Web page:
Life at The Field Museum

One perk of working at The Morton Arboretum are the Monday lunchtime Tree Talks – short lectures presented either by a member of staff or a visiting scientist. Although I spend most of my time at The Field Museum now, it’s nice that the perk has seemingly carried over. Although not on a regular schedule, there have been numerous interesting talks over the past few weeks. From Dr. Tyrone Lavery and the “Tree-Dwelling, Coconut-Cracking Giant Rat” to Dr. John Novembre’s work on the human genetics mirroring geography. Another great talk was presented by Dr. Corine Vriesendorp’s, for the Women in Science’s February meeting, on the creation of a new national park in Peru – Yaguas National Park – which took 15 years to be recognised! Dr. Robert Hart also spoke on the topic of ethnobotany and the value of local knowledge when assessing change in biodiversity. Yet another perk – the dollar-beer happy hour on Fridays isn’t bad either!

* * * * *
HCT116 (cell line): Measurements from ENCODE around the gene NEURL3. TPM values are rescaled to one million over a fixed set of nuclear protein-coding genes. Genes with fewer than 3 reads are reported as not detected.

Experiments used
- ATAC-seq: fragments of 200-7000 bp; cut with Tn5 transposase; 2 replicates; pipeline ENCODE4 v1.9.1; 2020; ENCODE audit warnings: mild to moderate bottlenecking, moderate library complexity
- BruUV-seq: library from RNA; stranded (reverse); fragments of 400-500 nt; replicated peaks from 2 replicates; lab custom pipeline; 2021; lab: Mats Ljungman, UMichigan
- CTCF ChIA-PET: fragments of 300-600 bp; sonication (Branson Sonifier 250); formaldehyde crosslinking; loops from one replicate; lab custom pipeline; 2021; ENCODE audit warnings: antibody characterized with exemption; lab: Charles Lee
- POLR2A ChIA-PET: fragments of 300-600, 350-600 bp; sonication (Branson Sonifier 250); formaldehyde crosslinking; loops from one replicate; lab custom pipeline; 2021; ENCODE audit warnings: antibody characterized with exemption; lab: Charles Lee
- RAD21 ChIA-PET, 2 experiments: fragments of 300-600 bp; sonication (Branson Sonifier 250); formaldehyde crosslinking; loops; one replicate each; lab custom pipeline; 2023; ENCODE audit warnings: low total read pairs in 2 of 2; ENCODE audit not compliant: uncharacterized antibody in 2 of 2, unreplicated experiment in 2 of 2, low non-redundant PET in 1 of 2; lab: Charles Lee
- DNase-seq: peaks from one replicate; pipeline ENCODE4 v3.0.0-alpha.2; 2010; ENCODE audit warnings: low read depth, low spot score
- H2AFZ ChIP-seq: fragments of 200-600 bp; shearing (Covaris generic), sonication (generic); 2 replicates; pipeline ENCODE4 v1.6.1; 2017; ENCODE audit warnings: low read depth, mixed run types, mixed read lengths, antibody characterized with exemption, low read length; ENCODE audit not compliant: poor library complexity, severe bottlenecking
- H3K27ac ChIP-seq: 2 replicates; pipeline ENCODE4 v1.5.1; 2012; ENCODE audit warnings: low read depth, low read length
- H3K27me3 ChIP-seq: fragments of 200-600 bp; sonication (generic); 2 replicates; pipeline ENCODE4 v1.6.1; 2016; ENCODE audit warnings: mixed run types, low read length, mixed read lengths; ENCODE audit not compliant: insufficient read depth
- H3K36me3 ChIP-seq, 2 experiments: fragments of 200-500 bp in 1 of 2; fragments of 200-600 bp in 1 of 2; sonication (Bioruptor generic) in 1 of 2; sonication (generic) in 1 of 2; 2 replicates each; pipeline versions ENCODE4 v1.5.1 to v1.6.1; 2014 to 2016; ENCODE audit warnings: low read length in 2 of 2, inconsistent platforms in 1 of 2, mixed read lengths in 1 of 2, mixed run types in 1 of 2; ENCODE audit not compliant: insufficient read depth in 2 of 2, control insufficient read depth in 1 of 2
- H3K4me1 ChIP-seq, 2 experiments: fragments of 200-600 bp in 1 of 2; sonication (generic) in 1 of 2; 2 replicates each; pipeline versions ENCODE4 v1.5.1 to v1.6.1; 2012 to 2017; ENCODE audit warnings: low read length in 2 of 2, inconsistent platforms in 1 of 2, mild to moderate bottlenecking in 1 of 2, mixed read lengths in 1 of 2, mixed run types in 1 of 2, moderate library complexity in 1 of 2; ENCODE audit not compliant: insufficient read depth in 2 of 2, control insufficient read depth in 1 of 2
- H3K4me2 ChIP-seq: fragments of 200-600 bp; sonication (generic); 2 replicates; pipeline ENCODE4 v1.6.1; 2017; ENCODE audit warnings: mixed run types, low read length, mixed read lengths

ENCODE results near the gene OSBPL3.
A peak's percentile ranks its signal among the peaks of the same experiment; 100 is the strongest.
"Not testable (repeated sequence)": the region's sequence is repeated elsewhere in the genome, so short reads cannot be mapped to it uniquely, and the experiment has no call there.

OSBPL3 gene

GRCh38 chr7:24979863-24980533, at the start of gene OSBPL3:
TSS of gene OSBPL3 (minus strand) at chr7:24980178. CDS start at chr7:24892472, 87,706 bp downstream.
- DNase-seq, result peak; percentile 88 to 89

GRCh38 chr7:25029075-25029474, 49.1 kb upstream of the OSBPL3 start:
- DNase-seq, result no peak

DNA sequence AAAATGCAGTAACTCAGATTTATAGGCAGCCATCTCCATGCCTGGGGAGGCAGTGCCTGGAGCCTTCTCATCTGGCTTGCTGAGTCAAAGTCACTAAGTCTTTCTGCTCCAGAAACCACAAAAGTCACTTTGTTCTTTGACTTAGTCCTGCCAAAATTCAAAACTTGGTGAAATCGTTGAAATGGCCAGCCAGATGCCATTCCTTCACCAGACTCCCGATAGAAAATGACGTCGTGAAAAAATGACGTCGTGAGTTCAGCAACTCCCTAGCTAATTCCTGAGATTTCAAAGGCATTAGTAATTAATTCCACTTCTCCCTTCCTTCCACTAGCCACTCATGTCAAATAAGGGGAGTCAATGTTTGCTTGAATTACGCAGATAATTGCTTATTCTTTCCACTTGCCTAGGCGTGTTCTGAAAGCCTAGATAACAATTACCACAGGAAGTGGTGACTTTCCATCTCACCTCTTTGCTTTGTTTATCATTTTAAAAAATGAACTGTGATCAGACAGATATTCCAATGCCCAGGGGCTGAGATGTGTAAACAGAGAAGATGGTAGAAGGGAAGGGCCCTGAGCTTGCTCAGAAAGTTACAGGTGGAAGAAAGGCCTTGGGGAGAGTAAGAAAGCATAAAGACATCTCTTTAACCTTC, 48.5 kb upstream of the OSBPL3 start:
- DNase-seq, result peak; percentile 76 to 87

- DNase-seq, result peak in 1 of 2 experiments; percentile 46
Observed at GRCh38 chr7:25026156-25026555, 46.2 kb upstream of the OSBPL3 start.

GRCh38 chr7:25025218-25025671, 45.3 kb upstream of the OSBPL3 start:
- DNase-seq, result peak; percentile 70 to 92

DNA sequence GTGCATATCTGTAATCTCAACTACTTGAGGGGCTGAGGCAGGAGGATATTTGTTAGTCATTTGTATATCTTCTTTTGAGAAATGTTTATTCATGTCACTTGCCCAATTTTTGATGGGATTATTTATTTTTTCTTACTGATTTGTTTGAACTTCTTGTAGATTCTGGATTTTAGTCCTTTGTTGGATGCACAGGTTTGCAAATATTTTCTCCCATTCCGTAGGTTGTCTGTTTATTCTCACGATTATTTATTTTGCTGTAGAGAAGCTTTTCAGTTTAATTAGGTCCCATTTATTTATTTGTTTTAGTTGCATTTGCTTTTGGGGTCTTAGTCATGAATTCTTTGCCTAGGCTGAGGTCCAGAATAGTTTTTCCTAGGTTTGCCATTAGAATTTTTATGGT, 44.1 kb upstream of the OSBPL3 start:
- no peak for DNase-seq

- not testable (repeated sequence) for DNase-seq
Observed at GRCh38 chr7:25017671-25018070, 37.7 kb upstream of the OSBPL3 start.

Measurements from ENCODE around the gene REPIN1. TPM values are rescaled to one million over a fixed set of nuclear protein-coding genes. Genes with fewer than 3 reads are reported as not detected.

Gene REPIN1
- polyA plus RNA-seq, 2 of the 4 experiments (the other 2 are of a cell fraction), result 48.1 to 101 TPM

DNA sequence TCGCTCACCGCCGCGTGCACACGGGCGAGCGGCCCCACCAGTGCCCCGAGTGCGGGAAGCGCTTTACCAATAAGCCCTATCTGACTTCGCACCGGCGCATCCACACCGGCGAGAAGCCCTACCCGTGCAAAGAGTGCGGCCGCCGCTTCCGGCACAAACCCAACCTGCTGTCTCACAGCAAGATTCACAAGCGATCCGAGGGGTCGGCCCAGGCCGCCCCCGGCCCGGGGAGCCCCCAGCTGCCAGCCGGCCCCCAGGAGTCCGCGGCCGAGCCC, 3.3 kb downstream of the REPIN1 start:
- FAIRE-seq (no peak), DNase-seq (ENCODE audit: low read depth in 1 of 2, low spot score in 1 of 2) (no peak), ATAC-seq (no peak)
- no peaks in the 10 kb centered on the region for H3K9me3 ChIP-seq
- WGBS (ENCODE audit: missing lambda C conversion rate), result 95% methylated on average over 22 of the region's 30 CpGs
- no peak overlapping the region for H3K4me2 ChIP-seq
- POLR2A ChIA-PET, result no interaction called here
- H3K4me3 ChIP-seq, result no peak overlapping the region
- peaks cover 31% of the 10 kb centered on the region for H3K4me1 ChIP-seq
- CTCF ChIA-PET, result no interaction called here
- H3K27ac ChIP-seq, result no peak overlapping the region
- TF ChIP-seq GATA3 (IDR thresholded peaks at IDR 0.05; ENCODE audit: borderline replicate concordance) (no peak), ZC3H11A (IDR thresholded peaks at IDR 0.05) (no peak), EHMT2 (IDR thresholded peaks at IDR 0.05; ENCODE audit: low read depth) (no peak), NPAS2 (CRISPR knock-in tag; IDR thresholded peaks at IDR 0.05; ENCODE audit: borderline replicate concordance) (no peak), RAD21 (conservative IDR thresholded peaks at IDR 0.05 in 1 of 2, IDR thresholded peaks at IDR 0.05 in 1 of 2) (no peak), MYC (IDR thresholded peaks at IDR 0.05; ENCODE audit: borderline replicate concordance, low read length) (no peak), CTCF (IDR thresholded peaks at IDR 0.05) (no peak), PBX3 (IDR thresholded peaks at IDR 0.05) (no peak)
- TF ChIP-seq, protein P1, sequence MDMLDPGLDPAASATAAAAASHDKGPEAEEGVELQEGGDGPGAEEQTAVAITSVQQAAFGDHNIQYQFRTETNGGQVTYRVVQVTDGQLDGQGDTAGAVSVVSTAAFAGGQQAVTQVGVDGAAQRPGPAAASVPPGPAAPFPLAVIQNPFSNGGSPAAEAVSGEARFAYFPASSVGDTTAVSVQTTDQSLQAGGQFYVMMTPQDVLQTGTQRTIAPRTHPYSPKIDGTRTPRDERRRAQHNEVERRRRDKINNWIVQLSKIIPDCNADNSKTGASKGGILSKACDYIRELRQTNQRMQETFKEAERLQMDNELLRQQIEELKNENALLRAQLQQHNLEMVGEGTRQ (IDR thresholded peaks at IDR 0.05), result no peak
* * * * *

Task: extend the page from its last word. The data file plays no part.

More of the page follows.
The Field Museum’s mascot, SUE the T. rex, has now been dismantled and is being moved out of public display until Spring 2019. Taking up their mantle is a titanosaur, Patagotitan mayorum, which, according to The Field Museum’s website, is “25 Danny DeVitos in length.” Whilst I’ll miss walking past SUE at work, their twitter account, @SUEtheTrex (Specimen FMNH PR 2081), will keep their legacy alive hopefully for years to come – even whilst they’re out of the public eye.

Earlier this month was of course the Super Bowl. Despite having seen half a game of American football last year, I still didn’t really understand the rules – Molly and I were mainly there for the halftime show – but now, after watching most of the Super Bowl, I have a better idea. We had a little beer tasting whilst the game was on, with one beer from the Lagunitas Brewery, which I actually visited towards the end of January! It was pretty huge – although it is the only brewery I’ve had a tour of, so maybe I don’t have a good standard of measurement.

Also, after six months in the US, I’ve finally had my first repeat Uber driver, a zoology-major who remembered me as “The Botanist” which I can only assume means that I’ve made it as a plant scientist, coupled with the fact that I used “carex” in a game of Words With Friends the other week.

New Year, New Work, New Adventures